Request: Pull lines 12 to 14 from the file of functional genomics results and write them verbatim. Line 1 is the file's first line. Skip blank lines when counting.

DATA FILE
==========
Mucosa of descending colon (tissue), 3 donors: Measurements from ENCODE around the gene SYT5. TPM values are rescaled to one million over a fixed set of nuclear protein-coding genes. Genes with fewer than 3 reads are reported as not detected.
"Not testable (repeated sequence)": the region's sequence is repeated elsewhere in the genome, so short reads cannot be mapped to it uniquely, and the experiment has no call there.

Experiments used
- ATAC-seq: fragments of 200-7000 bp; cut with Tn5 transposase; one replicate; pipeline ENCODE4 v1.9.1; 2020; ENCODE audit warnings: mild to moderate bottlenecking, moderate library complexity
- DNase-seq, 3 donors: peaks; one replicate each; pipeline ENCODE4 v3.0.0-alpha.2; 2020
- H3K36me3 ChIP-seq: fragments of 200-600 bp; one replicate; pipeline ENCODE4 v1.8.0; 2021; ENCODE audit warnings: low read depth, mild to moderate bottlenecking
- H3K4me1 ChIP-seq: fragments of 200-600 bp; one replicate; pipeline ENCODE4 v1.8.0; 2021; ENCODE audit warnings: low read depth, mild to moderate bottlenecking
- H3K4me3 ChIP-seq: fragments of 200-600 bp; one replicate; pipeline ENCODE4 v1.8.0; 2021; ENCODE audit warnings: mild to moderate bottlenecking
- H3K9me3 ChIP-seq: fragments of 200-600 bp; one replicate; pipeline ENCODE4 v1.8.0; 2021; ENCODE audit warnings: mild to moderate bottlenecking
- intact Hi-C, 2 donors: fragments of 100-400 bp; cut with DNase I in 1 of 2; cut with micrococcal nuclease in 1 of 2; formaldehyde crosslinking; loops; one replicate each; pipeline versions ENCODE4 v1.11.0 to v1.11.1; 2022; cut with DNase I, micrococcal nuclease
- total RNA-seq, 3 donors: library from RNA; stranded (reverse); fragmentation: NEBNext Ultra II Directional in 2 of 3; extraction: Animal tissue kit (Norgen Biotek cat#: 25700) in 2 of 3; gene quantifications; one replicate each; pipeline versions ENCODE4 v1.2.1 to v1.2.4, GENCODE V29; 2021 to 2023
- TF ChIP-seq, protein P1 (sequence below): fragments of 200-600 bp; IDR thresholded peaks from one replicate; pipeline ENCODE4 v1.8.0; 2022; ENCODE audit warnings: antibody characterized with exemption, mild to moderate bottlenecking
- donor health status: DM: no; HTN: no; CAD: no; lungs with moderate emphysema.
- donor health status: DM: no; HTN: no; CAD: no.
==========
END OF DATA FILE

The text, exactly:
- TF ChIP-seq, protein P1 (sequence below): fragments of 200-600 bp; IDR thresholded peaks from one replicate; pipeline ENCODE4 v1.8.0; 2022; ENCODE audit warnings: antibody characterized with exemption, mild to moderate bottlenecking
- donor health status: DM: no; HTN: no; CAD: no; lungs with moderate emphysema.
- donor health status: DM: no; HTN: no; CAD: no.